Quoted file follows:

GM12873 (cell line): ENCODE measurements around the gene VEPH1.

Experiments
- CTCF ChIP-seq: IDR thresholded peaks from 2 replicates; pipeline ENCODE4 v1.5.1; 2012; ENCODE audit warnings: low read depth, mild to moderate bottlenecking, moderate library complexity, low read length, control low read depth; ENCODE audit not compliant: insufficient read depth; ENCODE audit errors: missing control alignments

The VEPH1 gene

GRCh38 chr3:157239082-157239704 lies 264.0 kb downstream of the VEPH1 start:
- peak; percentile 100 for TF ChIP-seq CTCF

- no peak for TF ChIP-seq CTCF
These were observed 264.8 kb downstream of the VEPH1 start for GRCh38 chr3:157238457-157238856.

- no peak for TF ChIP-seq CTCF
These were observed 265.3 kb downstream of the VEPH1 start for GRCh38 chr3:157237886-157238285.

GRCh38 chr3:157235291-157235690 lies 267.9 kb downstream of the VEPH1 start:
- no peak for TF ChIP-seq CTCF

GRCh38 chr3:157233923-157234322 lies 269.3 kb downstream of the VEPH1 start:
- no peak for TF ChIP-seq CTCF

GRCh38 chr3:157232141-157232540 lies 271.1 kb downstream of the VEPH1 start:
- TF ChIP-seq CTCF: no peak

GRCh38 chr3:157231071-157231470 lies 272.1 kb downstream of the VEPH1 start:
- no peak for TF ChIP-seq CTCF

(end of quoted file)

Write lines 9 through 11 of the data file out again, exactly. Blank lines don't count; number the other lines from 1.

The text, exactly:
- no peak for TF ChIP-seq CTCF
These were observed 265.3 kb downstream of the VEPH1 start for GRCh38 chr3:157237886-157238285.

GRCh38 chr3:157235291-157235690 lies 267.9 kb downstream of the VEPH1 start: